NORTH CHARLESTON—The Knights of Peter Claver Council 110 combined the serious business of honoring their members with the fun of dancing and socializing at their annual recognition banquet.
The gala had a special focus this year as the order paid homage to their centennial celebration. The men joined with the Knights of Peter Claver Ladies Auxiliary for the event at the Sheraton on March 12.
Judge Arthur C. McFarland, who emceed the banquet with Elease Amos-Goodwin, said they expected about 300 people to attend.
The 100th anniversary of the Knights was celebrated nationally in November 2009, McFarland said, and individual councils have continued to pay tribute to the milestone.
He said it is a huge achievement for an organization to reach 100 years and be as successful as the Knights have been.
“Everyone has shown such enthusiasm and appreciation for the Knights labor of love,” McFarland said. “It’s really been a labor of love for the Catholic Church.”
The Knights of Peter Claver chose the saint as their patron because of his ministry to slaves in the port of Cartagena, Spain, in the 1600s, and his devotion to ending slavery. The order was founded in 1909 in Mobile, Ala., by four Josephite priests and three African-American laymen.
Cornelius Dorsey, nephew of one of the four original founders, was a special guest at the celebration. His uncle, Father John Dorsey, was the only African-American priest out of the founders.
Bishop Robert E. Guglielmone also attended and delivered the invocation and closing prayer.
At the start of the event, Grand Knight Melvin Green welcomed the crowd and said the Knights were founded with a three-prong purpose: to give black men a role in the Catholic Church through a fraternal order, to provide a way to care for their brothers and sisters in times of sickness and at death, and to be a vehicle for change within a segregated church and society.
Today, the order has over 700 units in 34 states and Washington, D.C., and established the first international unit in Colombia, South America, in 2006.
The Knights came to South Carolina 60 years ago and have units in Greenville, Columbia, Sumter and Charleston.
During the gala, the Knights honored the clergy who serve with them, and other members who exceed the call of duty.
Wilfred J. Steplight Sr. and Marjorie Alston Steplight received recognition as Knight and Lady of the Year, while Elise Davis-McFarland, Ph.D., and the Rev. Joseph A. Darby, pastor of Morris Brown A.M.E. Church, were presented with community service awards.
Four priests of the Diocese of Charleston who also belong to the Knights of Peter Claver earned recognition for their contributions.
Father Emmanuel Andinam is from Nigeria and serves as parochial vicar at St. Andrew Church in Clemson, St. Paul the Apostle Mission in Seneca, and St. Francis Mission in Walhalla. He is also director of campus ministry at Clemson University. In his award, Father Andinam was honored for his personal sacrifice and for answering God’s call.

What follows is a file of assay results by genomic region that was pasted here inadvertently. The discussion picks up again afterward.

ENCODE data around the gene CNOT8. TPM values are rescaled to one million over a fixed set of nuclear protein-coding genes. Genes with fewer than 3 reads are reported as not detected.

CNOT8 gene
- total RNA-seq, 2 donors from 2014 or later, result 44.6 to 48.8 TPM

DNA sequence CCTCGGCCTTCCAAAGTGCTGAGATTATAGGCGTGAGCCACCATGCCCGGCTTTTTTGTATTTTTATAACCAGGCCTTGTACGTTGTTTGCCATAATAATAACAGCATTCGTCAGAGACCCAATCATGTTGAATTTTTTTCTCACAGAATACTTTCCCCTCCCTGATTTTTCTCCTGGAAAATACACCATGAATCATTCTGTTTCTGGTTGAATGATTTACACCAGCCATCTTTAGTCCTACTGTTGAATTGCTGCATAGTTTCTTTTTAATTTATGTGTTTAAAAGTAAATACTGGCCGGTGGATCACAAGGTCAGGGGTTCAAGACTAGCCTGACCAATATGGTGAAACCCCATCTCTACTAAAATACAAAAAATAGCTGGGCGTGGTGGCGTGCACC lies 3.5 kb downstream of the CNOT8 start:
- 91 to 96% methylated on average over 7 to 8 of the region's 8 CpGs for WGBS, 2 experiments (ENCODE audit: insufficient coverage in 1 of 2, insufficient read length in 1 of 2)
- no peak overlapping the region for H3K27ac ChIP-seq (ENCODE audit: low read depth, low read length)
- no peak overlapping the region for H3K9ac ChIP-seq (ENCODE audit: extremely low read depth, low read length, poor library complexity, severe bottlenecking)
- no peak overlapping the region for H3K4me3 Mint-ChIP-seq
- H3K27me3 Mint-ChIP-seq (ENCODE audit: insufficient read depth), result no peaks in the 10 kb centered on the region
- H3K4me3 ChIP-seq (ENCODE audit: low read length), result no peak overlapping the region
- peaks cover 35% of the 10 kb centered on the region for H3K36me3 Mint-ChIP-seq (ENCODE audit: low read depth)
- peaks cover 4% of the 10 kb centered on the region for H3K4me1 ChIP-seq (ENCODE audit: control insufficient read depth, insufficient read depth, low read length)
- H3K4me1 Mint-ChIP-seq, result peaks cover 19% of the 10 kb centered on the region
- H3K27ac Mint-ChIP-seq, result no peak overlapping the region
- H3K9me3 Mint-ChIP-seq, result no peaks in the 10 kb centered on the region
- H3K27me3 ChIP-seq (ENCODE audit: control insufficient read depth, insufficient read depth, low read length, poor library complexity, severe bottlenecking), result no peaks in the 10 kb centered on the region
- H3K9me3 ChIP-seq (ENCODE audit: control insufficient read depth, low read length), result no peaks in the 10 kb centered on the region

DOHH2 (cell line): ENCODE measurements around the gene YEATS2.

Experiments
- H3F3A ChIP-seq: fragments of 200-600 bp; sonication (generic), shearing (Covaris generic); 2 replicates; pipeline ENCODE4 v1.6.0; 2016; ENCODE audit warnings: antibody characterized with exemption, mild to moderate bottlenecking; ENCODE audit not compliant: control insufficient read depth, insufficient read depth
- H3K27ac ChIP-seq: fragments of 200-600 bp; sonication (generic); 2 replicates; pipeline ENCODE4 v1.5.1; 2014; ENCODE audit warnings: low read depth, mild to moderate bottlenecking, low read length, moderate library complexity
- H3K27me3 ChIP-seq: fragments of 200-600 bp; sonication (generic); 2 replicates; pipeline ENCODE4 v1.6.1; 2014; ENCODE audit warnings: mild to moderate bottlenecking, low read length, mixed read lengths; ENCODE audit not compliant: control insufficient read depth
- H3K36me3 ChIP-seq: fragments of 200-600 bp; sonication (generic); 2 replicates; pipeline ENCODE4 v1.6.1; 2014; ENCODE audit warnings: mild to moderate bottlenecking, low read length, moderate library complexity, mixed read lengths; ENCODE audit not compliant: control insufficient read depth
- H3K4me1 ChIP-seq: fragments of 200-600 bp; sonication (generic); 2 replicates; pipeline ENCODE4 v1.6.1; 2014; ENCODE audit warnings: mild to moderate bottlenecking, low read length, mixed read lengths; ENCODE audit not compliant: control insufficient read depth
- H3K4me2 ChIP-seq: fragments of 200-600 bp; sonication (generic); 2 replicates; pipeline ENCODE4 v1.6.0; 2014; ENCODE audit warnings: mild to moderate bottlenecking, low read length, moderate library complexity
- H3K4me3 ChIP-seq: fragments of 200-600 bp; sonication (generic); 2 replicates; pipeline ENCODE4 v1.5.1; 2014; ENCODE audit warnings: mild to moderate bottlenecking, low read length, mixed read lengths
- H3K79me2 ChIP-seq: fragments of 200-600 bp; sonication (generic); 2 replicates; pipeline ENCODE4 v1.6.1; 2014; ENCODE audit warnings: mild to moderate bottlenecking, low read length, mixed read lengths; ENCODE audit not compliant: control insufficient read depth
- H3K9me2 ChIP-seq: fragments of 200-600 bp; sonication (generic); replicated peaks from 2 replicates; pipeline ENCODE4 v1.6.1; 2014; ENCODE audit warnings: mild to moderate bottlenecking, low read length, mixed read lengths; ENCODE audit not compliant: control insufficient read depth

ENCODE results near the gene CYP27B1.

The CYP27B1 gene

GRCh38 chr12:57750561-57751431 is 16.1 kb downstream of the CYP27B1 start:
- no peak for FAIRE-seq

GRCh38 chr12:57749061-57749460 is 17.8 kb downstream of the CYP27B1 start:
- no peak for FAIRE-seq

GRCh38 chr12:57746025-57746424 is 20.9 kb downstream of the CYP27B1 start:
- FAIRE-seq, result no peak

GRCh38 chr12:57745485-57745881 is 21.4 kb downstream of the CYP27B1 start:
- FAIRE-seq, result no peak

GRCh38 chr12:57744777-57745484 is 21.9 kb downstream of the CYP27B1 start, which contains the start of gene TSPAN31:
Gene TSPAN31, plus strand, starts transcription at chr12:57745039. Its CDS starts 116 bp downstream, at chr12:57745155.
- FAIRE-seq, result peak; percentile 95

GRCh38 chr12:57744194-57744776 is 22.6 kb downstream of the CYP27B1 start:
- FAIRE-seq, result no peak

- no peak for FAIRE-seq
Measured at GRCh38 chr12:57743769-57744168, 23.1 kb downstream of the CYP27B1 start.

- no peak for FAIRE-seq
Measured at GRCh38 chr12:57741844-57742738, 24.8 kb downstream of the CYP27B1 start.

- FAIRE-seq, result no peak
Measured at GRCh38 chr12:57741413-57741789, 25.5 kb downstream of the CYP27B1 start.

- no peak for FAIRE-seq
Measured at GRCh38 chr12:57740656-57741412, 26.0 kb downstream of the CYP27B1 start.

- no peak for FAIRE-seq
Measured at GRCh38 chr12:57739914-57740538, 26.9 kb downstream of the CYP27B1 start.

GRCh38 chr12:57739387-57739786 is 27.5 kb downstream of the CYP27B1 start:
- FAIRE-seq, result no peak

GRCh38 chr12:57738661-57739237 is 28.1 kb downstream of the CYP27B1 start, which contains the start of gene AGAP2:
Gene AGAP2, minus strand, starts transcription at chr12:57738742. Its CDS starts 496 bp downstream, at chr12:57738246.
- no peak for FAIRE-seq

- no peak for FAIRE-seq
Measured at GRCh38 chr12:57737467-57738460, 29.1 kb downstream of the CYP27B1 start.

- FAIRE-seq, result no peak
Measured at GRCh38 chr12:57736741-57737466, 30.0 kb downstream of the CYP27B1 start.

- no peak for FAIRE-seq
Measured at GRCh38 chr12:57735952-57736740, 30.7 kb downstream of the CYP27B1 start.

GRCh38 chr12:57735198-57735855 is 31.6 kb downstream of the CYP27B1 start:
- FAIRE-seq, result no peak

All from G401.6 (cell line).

Father Henry N. Kulah was born in Ghana and is administrator of St. Patrick and Our Lady of Mercy in Charleston. The Knights praised him as a well-versed preacher of the Gospel, a teacher, an excellent storyteller and a man of compassion.
Franciscan Father Patrick Tuttle, from Connecticut, is pastor of St. Anthony of Padua in Greenville and director of campus ministry at Furman University. In the presentation of his award, the Knights credited the church growth — from 150 to 1,300 — to Father Tuttle’s belief that by aiding the neighborhood’s physical needs, spiritual needs are also fulfilled.
Franciscan Father Paul M. Williams, vicar for African-American Catholics for the diocese, was born and raised in Virginia. He is pastor of St. Martin de Porres Church in Columbia and serves a number of roles for the diocese. The Knights pointed out his dedication to improving race relations and noted a host of honors he has received, including one from Pope Benedict XVI.
Bishop Guglielmone thanked the order for highlighting the four priests and the contributions they all make to the church and their communities.
“It is not a false pride and not a sinful pride when we let people know the things we have done because we lead by example,” the bishop said. He quoted St. Francis of Assisi saying: “Preach the gospel at all times; when necessary, use words.”
In honoring Mr. and Mrs. Steplight, McFarland said it is the first time he can remember a couple being honored for Knight and Lady of the Year. But the Steplights are indeed a special pair.
Mr. Steplight is retired from the U.S. Air Force and the Charleston Naval Shipyard.
In his presentation, McFarland said he “exemplifies the virtues of giving back to the community [and] recognizes the significance of providing direction and support to our community’s youth.”
Mrs. Steplight devoted herself to family and a career in education, working in the Charleston County School District and serving youth at St. Peter and St. Patrick churches. Her community activities and involvement with the Knights is extensive, McFarland said.
In recognizing Davis-McFarland, Judge McFarland said she answered the question of what a person can do for his or her community with two simple words: a lot.
Davis-McFarland is married to Judge McFarland. She is an active member of Morris Street Baptist Church and the Catholic community, and is the mother of two children.
Rev. Darby, a member of the NAACP, was honored for his extensive involvement within the ecumenical community, with youth, and more. He is married with two children.
The bishop encouraged the Knights of Peter Claver to continue their good work as they look to the future.
“So much good is done. Isn’t that what we’re about, building up the kingdom of God on earth?” he said.
Deirdre C. Mays contributed to this article.